Business and golf: The game is the same

On the course, the only genuine measure of success is when all strokes are counted. “Mulligans” aren’t real. In business there are very few, if any, second chances. COURTESY PHOTO
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Ken Keller

SCVBJ Contributor

The country is starting to open up, and you can now actually watch golf tournaments on television again.

Professional golf is much more than watching the grass grow; I recently watched a tournament using it as an opportunity to compare how golf is much like business. Read on and enjoy:

Golf is highly competitive; a golfer plays against others, and against their own record. Each time out they measure their results against par. In business, that means finishing better than planned results; and better than the prior year.

Efficiency matters. Golfers use limited resources to achieve the lowest score (fewest shots) to win. Having limited resources is standard in business; winning is non-negotiable.

Golfers that practice are more likely to win. Talent is great, but even a mediocre golfer knows that to improve requires a commitment to practice. In business, only the best in sales practice, which leaves opportunities for improvement in most companies.

Golfers believe in winning. In your company if you have doubters about winning, well, maybe they should play elsewhere.

Every golfer has a definition of what winning is; can every employee in your company say what winning is for the business?

Golfers keep their eyes on the prize. Distractions are plentiful but winners stay focused. In business, everyday there are distractions disguised as opportunities.

A golfer can’t be lulled into thinking that nothing matters but results. Why? Having great results often hides other problems and businesses often die because of this tunnel vision.

Patience is essential. Those who take their time and play for the long haul succeed more often. On the golf course or in the boardroom, patient play wins.

Everything counts. On the course, the only genuine measure of success is when all strokes are counted. “Mulligans” aren’t real. In business there are very few, if any, second chances.

Having a place of peace is essential. A golf course should be a sanctuary; the game of golf is something to enjoy. In business, every CEO needs a place of quiet to think, to gain perspective.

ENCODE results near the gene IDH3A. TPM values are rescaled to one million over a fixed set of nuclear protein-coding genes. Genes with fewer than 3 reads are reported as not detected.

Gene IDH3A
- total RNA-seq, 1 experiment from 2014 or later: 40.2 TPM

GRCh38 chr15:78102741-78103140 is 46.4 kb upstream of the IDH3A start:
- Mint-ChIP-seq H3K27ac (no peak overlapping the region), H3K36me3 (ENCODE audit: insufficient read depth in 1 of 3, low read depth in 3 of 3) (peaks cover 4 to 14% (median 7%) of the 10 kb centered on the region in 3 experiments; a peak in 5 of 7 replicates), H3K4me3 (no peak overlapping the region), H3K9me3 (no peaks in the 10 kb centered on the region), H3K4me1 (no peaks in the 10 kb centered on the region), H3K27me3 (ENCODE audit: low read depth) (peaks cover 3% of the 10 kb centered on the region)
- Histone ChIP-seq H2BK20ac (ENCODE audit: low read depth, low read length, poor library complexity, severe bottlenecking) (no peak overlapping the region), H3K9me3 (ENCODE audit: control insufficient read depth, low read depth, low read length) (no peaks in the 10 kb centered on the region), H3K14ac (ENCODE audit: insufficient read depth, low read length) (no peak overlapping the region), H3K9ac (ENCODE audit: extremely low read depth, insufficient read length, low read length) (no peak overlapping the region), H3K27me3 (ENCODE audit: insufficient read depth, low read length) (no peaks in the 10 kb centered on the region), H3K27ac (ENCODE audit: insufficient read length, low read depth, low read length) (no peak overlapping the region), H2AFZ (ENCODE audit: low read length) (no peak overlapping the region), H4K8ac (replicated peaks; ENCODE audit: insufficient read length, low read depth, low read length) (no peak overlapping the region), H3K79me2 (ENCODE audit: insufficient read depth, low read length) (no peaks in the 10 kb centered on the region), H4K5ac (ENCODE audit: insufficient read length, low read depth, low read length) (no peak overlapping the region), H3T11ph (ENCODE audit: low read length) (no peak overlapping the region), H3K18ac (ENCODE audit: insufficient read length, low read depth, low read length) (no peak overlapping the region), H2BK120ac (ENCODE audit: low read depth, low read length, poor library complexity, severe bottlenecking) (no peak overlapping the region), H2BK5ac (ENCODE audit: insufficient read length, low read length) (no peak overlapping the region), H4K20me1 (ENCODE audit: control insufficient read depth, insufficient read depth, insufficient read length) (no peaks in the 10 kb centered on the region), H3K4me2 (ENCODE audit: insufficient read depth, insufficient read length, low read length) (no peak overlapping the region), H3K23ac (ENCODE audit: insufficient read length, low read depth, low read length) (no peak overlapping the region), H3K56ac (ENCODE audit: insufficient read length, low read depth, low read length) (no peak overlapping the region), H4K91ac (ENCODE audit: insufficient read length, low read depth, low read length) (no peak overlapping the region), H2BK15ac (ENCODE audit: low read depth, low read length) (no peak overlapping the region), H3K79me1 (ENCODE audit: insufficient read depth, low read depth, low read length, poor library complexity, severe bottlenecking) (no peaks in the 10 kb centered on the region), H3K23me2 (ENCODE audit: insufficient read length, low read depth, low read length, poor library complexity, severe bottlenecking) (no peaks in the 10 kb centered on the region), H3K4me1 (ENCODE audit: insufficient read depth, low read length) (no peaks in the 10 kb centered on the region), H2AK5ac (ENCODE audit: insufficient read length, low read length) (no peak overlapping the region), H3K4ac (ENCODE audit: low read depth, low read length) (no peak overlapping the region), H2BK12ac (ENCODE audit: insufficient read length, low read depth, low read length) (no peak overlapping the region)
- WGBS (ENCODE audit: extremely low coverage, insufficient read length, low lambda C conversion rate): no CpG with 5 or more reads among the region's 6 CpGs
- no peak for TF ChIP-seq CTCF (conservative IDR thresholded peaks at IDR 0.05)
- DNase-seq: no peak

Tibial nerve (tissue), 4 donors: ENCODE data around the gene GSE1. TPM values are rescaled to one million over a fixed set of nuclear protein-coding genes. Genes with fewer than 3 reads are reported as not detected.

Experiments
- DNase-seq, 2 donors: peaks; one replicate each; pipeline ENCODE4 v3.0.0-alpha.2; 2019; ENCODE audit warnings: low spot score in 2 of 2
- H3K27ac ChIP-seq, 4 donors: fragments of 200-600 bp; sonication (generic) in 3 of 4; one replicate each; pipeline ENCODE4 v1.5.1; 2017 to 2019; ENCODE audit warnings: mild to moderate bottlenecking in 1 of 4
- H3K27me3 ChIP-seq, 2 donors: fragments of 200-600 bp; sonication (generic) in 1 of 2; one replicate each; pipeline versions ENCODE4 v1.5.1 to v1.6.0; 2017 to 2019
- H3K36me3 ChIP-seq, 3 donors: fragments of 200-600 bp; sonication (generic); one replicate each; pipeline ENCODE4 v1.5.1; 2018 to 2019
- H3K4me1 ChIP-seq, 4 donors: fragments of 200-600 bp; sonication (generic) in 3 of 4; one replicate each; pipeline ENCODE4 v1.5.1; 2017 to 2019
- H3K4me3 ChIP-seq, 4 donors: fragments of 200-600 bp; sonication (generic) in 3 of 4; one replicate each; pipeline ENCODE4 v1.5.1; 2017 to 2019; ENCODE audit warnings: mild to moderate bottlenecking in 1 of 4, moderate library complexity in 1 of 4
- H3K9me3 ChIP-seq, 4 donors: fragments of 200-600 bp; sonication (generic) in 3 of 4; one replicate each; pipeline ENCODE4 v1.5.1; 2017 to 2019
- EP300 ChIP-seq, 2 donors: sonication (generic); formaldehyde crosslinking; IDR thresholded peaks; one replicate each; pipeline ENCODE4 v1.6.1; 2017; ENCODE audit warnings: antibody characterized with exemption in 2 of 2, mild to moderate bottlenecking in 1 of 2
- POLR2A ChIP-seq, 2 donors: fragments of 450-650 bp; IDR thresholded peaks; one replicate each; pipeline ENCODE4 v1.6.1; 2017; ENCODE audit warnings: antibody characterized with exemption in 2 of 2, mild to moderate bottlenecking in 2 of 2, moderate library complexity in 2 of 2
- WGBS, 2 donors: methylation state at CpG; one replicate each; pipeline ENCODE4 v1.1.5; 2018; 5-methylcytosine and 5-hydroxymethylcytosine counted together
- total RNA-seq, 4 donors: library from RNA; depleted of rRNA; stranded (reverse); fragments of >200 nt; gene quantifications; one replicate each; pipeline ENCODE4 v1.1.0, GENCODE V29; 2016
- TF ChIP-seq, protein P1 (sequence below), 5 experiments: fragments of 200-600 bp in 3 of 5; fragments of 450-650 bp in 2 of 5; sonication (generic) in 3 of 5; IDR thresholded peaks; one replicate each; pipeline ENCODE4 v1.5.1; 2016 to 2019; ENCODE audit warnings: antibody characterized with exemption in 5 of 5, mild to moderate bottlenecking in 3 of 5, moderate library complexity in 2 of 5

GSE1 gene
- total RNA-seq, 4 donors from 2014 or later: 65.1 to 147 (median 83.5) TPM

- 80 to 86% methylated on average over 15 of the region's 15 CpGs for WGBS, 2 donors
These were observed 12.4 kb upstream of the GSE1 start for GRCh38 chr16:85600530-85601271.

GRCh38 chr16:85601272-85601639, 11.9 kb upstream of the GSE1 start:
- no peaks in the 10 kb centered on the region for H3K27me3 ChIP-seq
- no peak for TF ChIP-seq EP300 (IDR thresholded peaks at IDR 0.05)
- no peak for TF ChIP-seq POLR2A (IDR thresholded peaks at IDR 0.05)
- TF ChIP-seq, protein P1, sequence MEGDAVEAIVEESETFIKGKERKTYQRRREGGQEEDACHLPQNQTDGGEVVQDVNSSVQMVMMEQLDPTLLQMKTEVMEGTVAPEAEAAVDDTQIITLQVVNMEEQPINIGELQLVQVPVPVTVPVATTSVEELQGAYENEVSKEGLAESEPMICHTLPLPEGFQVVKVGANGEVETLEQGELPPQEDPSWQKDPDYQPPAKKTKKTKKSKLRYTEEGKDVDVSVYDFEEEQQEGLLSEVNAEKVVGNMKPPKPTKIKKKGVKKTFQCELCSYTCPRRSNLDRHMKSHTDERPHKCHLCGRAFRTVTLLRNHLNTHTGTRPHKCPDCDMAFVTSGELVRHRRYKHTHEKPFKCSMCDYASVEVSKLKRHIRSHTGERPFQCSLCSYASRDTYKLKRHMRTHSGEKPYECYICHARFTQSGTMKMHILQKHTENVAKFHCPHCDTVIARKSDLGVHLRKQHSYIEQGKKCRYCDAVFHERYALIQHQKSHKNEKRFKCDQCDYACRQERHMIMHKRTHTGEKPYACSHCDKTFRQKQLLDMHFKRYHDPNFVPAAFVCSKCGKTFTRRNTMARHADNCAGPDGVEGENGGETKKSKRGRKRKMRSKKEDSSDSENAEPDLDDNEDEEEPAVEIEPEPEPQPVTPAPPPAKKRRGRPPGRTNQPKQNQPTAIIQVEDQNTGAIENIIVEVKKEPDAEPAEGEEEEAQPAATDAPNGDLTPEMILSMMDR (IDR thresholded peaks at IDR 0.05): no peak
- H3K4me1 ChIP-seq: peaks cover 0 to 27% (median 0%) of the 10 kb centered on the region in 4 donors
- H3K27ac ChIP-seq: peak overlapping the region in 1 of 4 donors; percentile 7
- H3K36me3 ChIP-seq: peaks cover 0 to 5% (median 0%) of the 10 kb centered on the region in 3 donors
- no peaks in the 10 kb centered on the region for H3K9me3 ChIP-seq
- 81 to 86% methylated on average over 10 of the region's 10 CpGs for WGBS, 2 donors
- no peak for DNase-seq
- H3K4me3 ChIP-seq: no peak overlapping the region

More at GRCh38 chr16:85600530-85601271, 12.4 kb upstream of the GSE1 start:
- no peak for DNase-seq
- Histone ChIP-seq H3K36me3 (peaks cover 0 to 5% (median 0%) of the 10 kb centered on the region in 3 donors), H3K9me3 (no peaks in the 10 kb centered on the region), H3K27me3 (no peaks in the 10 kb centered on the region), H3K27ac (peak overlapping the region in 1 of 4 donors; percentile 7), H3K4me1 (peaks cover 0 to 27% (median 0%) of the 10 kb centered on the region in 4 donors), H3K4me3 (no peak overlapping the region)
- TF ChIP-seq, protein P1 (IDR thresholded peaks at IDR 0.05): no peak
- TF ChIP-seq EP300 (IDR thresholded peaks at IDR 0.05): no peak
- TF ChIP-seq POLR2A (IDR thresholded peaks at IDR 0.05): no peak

Golfers and CEOs should both embrace their personality. The successful know who they are and they don’t try to be someone or something they are not. These individuals are genuine.

Every player receives unsolicited advice about how to do better out on the course. It might be about how the club is gripped, stance, swing or putt. In business it is the same way. I recommend avoiding these well-intentioned people.

The successful have a routine to lean on because during tough times a solid foundation is essential. This means having processes and procedures that work to achieve the desired goals. Businesses with strong operating systems (foundation) are more efficient and are worth more too.

Many professional golfers also have a coach who works with them one on one to improve their game. Did you know that having a coach, and being coached, is something that the best in every industry utilize?

A coach sees things in us that we do not see in ourselves. They then teach us to take full advantage of our strengths, empowering us with positive, self-belief and encouragement.

In these challenging times, who couldn’t use some of that?

Ken Keller is an executive coach who works with small and midsize B2B company owners, CEOs and entrepreneurs. He facilitates formal top executive peer groups for business expansion, including revenue growth, improved internal efficiencies and greater profitability. Email:[email protected] Keller’s column reflects his own views and not necessarily those of the SCVBJ. ν

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